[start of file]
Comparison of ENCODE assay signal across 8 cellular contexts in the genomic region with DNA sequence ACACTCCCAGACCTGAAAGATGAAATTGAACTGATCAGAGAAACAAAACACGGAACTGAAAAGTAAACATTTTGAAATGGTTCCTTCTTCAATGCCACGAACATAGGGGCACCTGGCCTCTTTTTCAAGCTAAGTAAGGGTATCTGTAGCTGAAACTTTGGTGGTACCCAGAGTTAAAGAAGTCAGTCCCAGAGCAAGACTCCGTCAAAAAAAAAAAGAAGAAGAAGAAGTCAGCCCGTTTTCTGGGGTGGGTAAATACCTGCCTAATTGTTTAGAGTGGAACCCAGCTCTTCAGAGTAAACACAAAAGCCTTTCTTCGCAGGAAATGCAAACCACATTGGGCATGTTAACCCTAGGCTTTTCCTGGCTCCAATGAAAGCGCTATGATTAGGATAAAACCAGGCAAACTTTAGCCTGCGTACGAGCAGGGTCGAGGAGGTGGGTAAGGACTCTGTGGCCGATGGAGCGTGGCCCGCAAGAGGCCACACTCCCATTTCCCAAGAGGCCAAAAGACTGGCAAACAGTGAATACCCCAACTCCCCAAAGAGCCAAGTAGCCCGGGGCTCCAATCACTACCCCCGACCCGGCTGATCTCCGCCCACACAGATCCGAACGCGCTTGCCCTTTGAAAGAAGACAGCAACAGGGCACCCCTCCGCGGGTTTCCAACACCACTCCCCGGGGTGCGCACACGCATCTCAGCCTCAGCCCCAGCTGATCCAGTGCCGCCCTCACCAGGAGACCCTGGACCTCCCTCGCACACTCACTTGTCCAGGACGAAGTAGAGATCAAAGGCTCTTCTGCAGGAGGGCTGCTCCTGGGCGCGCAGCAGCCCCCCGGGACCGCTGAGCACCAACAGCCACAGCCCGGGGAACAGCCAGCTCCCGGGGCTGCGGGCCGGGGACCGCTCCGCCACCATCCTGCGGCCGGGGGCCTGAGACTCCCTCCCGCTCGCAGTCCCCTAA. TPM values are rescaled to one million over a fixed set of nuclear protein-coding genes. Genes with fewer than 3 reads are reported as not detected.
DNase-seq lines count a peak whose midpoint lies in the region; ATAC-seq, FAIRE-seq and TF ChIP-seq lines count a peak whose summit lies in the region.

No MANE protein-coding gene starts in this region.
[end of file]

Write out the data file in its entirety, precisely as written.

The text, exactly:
Comparison of ENCODE assay signal across 8 cellular contexts in the genomic region with DNA sequence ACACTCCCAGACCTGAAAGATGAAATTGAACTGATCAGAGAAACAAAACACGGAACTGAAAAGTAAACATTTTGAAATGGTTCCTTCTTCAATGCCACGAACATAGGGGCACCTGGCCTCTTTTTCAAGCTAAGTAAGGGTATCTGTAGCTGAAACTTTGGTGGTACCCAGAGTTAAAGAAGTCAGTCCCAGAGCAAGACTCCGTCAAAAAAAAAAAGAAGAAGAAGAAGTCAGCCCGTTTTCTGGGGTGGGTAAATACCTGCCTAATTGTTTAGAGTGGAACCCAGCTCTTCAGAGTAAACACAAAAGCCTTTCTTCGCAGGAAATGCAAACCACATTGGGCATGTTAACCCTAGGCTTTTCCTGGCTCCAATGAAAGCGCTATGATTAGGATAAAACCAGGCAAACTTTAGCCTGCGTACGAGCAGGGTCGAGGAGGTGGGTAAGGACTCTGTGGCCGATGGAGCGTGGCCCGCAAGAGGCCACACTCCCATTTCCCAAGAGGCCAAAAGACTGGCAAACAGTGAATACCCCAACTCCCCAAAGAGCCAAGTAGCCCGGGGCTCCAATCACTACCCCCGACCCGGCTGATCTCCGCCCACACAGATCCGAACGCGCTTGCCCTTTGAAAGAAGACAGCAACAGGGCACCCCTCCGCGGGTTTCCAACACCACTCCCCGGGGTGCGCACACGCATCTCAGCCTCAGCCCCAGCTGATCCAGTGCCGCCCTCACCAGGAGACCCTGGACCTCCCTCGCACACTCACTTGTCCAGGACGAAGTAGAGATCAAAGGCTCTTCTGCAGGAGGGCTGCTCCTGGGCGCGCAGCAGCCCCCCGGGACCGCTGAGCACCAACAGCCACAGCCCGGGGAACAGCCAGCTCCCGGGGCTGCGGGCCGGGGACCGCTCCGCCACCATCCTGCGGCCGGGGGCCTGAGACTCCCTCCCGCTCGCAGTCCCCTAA. TPM values are rescaled to one million over a fixed set of nuclear protein-coding genes. Genes with fewer than 3 reads are reported as not detected.
DNase-seq lines count a peak whose midpoint lies in the region; ATAC-seq, FAIRE-seq and TF ChIP-seq lines count a peak whose summit lies in the region.

No MANE protein-coding gene starts in this region.